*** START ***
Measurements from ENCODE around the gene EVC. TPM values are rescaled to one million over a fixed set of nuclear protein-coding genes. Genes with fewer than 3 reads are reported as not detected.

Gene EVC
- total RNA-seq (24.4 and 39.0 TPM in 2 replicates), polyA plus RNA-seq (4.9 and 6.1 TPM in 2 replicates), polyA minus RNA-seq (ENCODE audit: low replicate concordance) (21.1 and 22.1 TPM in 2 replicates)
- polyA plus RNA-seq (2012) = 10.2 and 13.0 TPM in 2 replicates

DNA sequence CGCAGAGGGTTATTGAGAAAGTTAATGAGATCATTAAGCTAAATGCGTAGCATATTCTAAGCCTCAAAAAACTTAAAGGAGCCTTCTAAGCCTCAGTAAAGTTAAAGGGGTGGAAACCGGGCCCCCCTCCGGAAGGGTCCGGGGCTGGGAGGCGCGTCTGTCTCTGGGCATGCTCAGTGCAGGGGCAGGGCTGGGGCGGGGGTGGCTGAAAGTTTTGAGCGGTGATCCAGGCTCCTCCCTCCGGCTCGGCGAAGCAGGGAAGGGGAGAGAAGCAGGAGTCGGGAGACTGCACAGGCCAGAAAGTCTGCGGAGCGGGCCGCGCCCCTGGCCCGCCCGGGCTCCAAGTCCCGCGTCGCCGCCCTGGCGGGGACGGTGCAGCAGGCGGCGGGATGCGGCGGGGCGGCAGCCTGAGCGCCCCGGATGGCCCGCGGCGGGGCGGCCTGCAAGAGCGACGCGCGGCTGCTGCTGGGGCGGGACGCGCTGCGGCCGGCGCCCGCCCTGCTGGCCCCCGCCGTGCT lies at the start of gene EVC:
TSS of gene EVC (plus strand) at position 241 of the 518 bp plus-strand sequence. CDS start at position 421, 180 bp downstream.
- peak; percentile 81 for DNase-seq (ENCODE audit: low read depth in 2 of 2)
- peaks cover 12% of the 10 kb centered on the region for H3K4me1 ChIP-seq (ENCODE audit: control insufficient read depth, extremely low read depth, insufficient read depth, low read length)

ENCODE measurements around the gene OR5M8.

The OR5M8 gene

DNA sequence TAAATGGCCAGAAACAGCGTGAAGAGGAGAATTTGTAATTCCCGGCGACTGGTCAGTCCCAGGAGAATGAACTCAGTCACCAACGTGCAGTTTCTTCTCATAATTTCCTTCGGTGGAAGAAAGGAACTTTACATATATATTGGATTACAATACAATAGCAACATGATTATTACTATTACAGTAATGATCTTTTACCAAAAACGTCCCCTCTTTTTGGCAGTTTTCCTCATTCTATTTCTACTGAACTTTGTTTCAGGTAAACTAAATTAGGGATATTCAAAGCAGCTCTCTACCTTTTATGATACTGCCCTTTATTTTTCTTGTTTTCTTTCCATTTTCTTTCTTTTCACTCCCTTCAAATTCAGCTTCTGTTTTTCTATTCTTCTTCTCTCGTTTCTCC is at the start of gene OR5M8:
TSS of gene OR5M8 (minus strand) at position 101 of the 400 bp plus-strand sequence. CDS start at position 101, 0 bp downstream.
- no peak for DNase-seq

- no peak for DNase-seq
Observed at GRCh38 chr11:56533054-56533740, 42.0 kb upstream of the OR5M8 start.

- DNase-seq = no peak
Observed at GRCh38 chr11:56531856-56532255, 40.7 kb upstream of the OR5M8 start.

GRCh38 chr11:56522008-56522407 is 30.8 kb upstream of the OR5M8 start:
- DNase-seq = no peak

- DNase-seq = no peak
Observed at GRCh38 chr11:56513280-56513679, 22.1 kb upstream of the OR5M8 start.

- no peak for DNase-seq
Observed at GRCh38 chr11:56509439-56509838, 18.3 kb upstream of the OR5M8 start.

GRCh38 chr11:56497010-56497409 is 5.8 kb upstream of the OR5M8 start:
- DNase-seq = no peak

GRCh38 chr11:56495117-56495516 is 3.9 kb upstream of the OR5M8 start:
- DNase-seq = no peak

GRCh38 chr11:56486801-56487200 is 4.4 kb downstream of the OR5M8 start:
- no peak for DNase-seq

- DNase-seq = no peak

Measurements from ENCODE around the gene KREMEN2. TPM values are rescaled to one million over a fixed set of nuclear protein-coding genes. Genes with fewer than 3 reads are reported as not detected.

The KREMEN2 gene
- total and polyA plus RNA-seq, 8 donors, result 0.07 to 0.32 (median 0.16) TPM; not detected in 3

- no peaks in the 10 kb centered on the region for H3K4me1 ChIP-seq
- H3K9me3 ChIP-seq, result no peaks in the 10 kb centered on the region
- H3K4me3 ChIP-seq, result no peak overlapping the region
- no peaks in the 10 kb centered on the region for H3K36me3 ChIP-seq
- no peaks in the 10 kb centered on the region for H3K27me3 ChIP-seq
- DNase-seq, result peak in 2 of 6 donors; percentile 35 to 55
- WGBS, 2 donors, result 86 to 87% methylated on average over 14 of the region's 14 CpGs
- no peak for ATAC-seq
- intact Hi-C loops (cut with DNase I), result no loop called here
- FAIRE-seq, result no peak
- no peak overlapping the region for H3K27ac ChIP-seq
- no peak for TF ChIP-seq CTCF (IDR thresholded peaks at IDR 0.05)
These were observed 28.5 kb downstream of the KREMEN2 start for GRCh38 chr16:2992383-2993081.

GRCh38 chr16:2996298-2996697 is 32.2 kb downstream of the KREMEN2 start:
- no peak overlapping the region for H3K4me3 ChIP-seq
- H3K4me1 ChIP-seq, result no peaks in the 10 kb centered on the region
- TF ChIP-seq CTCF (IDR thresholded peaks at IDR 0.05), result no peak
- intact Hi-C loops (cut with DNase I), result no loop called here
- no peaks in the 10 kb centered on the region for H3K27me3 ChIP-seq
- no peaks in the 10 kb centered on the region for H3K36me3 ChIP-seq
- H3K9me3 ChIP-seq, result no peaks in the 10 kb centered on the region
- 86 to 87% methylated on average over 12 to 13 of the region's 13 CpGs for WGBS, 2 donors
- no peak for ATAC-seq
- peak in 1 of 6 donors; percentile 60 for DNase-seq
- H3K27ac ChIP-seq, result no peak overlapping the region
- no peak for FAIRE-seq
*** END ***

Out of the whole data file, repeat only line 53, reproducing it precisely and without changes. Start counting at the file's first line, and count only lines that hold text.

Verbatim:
- no peaks in the 10 kb centered on the region for H3K36me3 ChIP-seq